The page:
Except two houses in Sankhu, all were broken in the earlier greater earthquake of 1934 that had also taken the life of more that 8000 people in all over Nepal. This time too, no one of the houses made of brick are saved, Jagatram who was sitting at the bottom of the hill under the shadow of the tree, said. He said his three storied house is also broken. It will take more two weeks to clean debris to reach to his house. Now, his family is staying under a tarpaulin. The total destruction in both earthquakes clearly suggests that there should be a geological taste before rebuilding the houses in Sankhu.
I toured the town. I tried to see the center of the city. But, it was in vain as it was blocked by the fallen houses. Many streets still need to be cleared.
I also did not see outside volunteers, tents and temporary hospitals as I had heard in the news. The one I saw a tent was of from the Red Cross.
Sankhu is not only famous in its culture, wood carving, stone inscriptions, beautiful courtyards, and water spouts, it is also very famous in rice, wheat and vegetable production. Some farmers were seen busy harvesting wheat and potatoes. And, some men and women were already in the rice field for paddy plantation.
Some young boys and girls were building temporary shed collecting old corrugated iron sheets and bamboos. The single tarpaulin distributed by the government and international organizations named Tent were already torn out. And, old couples were slowly separating the bricks and rotten pieces of wood from debris.
I climbed up to see the situation of the Bajrayogini temple, which is the pride of Sankhu. Lonely planet had also listed the temple in its travel guide book. The king, Pratap Malla had given a new look to the temple in 1655. It is a pagoda style temple with a three-tiered roof of sheet copper. There are two pagoda style temples in the main courtyard. One is the Vajrayogini Temple with a three-tired roof of sheet copper. Its main gold plated gate is decorated with the images of goddess and tantric symbols. Another temple is the Chaitya is said to be naturally made of and is worshiped as Ugra Tara. Wood carvings, carved stone water spouts, stone images and stone inscriptions are other properties of the courtyard.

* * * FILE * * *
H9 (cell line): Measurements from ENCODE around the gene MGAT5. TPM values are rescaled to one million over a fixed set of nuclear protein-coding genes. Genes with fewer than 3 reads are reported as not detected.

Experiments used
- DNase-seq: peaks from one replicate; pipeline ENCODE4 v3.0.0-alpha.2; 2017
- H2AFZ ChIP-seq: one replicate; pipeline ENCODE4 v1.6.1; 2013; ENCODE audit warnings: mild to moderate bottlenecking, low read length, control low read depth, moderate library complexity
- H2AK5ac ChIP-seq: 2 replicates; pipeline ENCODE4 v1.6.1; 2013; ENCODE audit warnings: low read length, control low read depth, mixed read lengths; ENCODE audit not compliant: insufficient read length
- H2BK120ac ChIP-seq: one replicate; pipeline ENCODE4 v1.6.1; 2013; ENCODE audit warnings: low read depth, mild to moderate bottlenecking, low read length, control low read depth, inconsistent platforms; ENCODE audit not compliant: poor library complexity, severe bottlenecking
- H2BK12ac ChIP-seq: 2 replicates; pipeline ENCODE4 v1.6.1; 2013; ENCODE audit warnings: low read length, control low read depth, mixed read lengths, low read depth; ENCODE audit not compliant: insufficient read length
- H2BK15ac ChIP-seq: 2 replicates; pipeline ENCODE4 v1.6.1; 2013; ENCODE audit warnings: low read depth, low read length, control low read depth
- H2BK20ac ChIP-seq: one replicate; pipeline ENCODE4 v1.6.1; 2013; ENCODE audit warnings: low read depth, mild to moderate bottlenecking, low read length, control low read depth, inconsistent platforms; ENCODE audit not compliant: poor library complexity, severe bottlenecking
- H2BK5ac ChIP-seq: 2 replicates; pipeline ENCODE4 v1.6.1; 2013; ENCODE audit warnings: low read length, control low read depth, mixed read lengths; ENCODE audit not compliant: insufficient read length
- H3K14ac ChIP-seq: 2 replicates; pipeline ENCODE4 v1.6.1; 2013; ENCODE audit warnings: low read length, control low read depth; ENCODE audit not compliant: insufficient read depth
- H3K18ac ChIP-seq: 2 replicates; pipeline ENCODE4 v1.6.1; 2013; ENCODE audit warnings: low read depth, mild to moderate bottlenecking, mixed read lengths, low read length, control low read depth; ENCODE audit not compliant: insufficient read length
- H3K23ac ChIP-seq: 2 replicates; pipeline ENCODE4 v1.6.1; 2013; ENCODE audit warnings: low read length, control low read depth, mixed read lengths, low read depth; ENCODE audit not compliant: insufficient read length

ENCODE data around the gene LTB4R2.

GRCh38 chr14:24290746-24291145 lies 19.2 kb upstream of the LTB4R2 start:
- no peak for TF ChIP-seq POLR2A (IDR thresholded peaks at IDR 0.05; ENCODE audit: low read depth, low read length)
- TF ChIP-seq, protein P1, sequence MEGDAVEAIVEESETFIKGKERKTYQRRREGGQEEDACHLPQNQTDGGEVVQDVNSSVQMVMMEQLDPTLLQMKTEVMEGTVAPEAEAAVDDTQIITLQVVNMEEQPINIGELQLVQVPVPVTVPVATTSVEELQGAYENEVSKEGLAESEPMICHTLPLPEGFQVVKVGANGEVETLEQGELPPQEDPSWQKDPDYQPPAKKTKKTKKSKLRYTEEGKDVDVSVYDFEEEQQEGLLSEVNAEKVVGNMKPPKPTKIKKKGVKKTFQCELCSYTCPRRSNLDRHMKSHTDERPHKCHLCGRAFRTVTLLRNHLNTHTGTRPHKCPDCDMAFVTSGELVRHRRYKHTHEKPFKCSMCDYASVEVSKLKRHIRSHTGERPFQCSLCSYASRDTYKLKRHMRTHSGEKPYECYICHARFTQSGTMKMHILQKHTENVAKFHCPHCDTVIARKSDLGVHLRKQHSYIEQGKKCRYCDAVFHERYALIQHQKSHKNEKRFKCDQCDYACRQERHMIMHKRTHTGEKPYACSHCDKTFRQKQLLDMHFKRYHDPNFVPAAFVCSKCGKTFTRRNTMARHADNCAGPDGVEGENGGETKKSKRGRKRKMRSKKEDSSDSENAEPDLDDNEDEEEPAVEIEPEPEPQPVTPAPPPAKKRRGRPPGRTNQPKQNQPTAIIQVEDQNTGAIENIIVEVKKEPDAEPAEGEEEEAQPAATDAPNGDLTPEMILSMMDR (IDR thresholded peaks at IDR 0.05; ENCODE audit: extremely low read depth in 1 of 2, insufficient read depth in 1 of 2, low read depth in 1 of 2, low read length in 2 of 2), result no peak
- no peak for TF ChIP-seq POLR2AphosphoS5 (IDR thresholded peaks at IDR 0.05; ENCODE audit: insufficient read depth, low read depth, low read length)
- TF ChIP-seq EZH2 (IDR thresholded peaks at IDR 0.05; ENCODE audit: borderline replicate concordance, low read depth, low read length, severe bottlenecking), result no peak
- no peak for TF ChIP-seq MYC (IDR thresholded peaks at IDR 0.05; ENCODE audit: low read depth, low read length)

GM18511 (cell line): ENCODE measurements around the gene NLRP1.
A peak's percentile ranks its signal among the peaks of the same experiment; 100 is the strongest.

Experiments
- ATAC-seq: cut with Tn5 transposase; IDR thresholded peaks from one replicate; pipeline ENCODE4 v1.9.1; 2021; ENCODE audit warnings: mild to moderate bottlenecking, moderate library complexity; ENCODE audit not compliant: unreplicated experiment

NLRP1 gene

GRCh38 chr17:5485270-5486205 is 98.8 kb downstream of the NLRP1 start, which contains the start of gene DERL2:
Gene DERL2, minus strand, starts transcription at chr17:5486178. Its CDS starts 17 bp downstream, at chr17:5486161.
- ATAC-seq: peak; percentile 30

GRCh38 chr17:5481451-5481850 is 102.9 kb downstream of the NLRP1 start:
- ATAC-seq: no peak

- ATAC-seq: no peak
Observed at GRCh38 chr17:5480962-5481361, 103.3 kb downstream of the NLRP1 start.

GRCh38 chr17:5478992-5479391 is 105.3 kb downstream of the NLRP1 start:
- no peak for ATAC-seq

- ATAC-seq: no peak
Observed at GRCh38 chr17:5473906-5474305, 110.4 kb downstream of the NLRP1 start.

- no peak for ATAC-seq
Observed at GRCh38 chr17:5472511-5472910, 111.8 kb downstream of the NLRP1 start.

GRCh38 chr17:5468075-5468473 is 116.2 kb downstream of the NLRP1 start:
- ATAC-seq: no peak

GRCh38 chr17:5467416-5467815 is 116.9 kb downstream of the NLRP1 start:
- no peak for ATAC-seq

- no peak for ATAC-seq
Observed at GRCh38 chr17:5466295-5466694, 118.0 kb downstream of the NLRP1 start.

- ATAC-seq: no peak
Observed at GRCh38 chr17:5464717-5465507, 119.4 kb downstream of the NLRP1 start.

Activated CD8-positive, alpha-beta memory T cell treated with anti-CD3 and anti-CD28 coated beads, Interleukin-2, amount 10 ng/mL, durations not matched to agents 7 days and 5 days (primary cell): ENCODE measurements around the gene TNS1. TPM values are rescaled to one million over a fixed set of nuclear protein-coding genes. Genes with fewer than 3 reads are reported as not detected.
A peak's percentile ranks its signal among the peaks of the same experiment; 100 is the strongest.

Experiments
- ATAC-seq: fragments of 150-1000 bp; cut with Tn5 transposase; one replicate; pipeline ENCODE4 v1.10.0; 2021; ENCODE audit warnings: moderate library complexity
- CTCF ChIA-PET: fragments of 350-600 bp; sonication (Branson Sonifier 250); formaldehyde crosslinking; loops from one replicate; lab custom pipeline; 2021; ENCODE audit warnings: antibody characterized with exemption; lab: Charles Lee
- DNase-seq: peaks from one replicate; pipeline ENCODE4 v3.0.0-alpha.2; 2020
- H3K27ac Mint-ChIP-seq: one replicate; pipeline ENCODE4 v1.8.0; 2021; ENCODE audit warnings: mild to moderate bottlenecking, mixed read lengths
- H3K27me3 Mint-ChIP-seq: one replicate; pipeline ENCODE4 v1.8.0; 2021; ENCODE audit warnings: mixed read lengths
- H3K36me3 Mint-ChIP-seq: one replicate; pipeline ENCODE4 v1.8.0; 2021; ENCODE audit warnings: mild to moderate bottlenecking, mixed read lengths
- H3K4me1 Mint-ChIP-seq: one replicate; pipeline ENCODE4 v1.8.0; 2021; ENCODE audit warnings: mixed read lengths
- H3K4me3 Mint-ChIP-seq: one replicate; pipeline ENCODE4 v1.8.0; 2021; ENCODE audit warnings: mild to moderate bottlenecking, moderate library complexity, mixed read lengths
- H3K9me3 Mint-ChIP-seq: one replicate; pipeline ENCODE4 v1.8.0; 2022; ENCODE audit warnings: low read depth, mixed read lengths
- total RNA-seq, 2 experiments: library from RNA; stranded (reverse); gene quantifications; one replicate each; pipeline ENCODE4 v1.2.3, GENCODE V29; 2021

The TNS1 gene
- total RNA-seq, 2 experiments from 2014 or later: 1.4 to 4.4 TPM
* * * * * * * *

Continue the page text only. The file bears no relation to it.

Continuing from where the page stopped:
The main temple is badly cracked to the left part of front and back side. And there are many cracks to the back part of the temple. One can clearly notice it has slightly tilted to the west side. When I reached there, the priest had just opened the main golden gate and I had the opportunity to see the main images of the goddess Vajrayogini. I prayed her to protect herself and the inhabitants of Sankhu and beyond.
Now, if we listen on radio, watch on TV programs and read in the newspapers and online, there are innumerable ideas and discussions coming up about rebuilding Nepal. The Nepalese experts are mixing their sounds with foreigners and are shouting about reconstruction and analyzing the destruction. I saw now in TV so many Nepali geologists and engineers holding key post in government office, whom I never had noticed nor seen in TV programs or in radio or newspapers. What were they doing in the past? Where were they using their expertise? What were they doing when different companies or individuals were constructing high-rise building in earthquake prone zones?
I had never seen them. I had never read their articles about the seismic and geological situation of Nepal . Rather they were hesitant to give information. If some activities carried on disaster management awareness building were only by the USAID. Nepali media also failed to bring the disaster issue to the public. I myself also failed to bring the issue to the attention journalists.
Bhailal Deula inhabitant of Sankhu whose leg was fractured in the second quake of 12 May said, no one had given a concrete idea about the rebuilding of Sankhu. He said, “The inhabitants of Sankhu themselves should be cautious to protect the pride of Sankhu’. “I agreed with what he said.
I personally do not know if some representatives of Department of Archeology, Government of Nepal and UNESCO Kathmandu have reached to see the situation of the crumbled 3000 years old ancient town.
In my view, Sankhu is as important as other heritage sites such as Kathmandu Durbar Square, Bhaktapur Durbar Squar, Patan Durbar square, Changunarayan temple, Bouddhanath and Pashupatinath temple. In the past, the Government of Nepal ignored the value of Sankhu. That will be repeated again.
Therefore, the inhabitants of Sankhu themselves should think about their own history and culture that should be revived. I agree what Jagatram told me. He said, “I will only build a two-story house and use all my red brick and put on wooden windows from outside. It will be stronger from inside and the look will be traditional from outside.”